Despite their action and as attested by His resurrection, the truth remains that Jesus is that Savior, and there is no other. Faith in His name {person and authority} is the only means of salvation. Therefore, seeing our desperate need of salvation, it behooves us (as individuals and as a nation) to repent and turn to the rejected Christ, "whereby {lit., in whom} we must {ie., it is imperative, it is of necessity to} be saved {GK=sozo, rescued out of calamity ('sozo' is translated 'made whole' in v.9)}.
        The leaders of the nation had now been confronted with the message, which had been delivered on the previous day to the people of Israel (3:17-23).
        What would they do?
13 Now when they saw the boldness of Peter and John,
and perceived that they were unlearned and ignorant men, they marvelled;
and they took knowledge of them, that they had been with Jesus.
14 And beholding the man which was healed standing with them,
they could say nothing against it.
...they were unlearned {GK=agrammatos, lit. 'unlettered'} and ignorant {GK=idiotes, common, uneducated} men...-
The rulers were surprised by what they saw with their eyes: the boldness of these men, who they judged to be illiterates from the lower classes of society, who lacked the formal education of which they prided themselves. They were well aware that Peter and John were disciples of Jesus. The rulers had been offended by His teaching, though it was beyond their comprehension (Mat 15:12-14; 11:25; 1Cor 1:27).
and beholding the man which was healed... they could say nothing against it.-
The rulers were confronted by what they saw with their eyes. The healing of this man was a clear sign in confirmation of the truth spoken by Peter. They could not contradict it publicly. But behind closed doors, the content of their hearts was revealed.
15. But when they had commanded them to go aside out of the council,
they conferred among themselves,
16 Saying, What shall we do to these men?
for that indeed a notable miracle hath been done by them [is] manifest to all them that dwell in Jerusalem;
and we cannot deny [it].
17 But that it spread no further among the people,
let us straitly threaten them, that they speak henceforth to no man in this name.
...we cannot deny it.- Yet, they would not accept it.
They saw the sign with their eyes, but refused to believe. As then, so now... Unbelief, concerning the resurrection of Jesus Christ, is not a matter of faulty evidence, but of the obstinate will of a sinful heart.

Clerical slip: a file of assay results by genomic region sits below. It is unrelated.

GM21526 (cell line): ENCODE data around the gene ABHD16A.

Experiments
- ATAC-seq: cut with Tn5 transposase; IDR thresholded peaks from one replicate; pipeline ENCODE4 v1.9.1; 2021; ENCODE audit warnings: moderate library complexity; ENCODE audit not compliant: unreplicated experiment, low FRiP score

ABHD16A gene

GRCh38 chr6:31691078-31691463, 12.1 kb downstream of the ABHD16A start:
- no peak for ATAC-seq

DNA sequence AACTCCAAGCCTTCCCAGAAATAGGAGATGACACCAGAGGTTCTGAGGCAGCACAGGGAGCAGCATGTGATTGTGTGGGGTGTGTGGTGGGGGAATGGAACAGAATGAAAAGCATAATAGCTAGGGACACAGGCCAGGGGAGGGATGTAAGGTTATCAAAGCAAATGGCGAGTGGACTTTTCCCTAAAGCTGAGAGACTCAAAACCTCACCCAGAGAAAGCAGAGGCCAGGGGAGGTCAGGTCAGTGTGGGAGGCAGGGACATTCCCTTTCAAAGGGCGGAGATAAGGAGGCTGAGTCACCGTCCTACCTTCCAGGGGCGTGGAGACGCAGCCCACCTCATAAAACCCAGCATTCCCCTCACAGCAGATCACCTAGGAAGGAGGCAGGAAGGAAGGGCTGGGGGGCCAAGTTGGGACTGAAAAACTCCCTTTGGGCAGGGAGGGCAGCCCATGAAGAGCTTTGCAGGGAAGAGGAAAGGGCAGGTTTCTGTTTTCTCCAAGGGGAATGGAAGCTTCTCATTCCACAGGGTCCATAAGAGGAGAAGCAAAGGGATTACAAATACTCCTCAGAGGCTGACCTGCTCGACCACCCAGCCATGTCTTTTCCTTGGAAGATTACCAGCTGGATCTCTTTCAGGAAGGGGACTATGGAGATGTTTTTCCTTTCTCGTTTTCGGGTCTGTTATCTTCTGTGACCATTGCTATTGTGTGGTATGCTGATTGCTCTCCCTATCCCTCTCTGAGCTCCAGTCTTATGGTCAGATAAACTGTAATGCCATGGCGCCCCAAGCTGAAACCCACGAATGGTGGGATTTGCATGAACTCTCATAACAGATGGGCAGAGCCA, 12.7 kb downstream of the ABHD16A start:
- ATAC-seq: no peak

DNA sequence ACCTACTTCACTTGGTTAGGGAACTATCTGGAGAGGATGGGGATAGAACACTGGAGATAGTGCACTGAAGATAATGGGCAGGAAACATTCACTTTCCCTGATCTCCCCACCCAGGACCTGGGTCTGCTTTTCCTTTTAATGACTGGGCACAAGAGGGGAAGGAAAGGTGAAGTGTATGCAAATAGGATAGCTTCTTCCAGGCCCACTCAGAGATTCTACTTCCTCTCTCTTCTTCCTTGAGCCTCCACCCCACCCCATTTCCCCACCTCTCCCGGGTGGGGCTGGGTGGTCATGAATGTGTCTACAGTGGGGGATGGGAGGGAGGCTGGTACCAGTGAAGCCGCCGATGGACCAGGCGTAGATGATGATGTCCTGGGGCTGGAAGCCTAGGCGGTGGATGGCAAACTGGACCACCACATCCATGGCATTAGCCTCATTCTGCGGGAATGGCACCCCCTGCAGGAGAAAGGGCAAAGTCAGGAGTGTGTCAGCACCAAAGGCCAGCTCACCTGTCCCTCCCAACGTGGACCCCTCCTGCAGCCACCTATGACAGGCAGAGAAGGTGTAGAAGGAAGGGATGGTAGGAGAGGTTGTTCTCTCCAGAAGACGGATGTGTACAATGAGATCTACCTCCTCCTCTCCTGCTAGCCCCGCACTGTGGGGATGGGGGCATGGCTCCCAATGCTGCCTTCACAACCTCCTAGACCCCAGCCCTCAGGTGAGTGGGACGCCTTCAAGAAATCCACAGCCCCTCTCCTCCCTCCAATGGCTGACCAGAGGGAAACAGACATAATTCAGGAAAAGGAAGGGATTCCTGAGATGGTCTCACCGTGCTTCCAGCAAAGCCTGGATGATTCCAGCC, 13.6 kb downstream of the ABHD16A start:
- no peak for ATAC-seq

18 And they called them, and commanded them not to speak at all nor teach in the name of Jesus.
19 But Peter and John answered and said unto them,
Whether it be right in the sight of God to hearken unto you more than unto God, judge ye.
20 For we cannot but speak the things which we have seen and heard.
(1Joh 1:1-3)
The rulers rejected the Truth and opposed its proclamation, commanding that they should not mention the name of Jesus "at all."
Surely, concerning other matters, the rulers of the nation would teach that obedience to God is paramount. But their hearts were hardened. They would not receive the eye witness testimony of Peter and John (v.20). Neither would they accept the evidence standing before their own eyes (v.10).
21 So when they had further threatened them, they let them go,
finding nothing how they might punish them, because of the people:
for all [men] glorified God for that which was done.
22 For the man was above forty years old, on whom this miracle of healing was shewed.
The rulers, while willfully blind to the truth of God, were nevertheless cautiously sensitive to public opinion.
23. And being let go, they went to their own company,
and reported all that the chief priests and elders had said unto them.
"Their own company" refers to the company of believers, the church of called out ones (2:44-47).
24 And when they heard that, they lifted up their voice to God with one accord, and said,
Lord, thou [art] God, which hast made heaven, and earth, and the sea, and all that in them is:
25 Who by the mouth of thy servant David hast said,
Why did the heathen rage, and the people imagine vain things?
26 The kings of the earth stood up,
and the rulers were gathered together against the Lord, and against his Christ.
27 For of a truth against thy holy child Jesus, whom thou hast anointed,
both Herod, and Pontius Pilate, with the Gentiles, and the people of Israel, were gathered together,
28 For to do whatsoever thy hand and thy counsel determined before to be done.
29 And now, Lord, behold their threatenings:
and grant unto thy servants, that with all boldness they may speak thy word,
30 By stretching forth thine hand to heal;
and that signs and wonders may be done by the name of thy holy child Jesus.
...and when they heard that, they lifted up their voice to God...-
The early church, being in close fellowship with the Lord, turned naturally to Him in their crisis. Too often, today, the church explores its political, legal and public relations options, and then, as an after thought, offers prayer. Have we forgotten wherein is our strength? (Psa 28:5-9; Heb 4:15,16)
Observe the simplicity of their prayer, as they go directly to Him. They prayed...
  • with one accord... (v.24a)- They were agreed together as they approached His throne (Mat 18:19).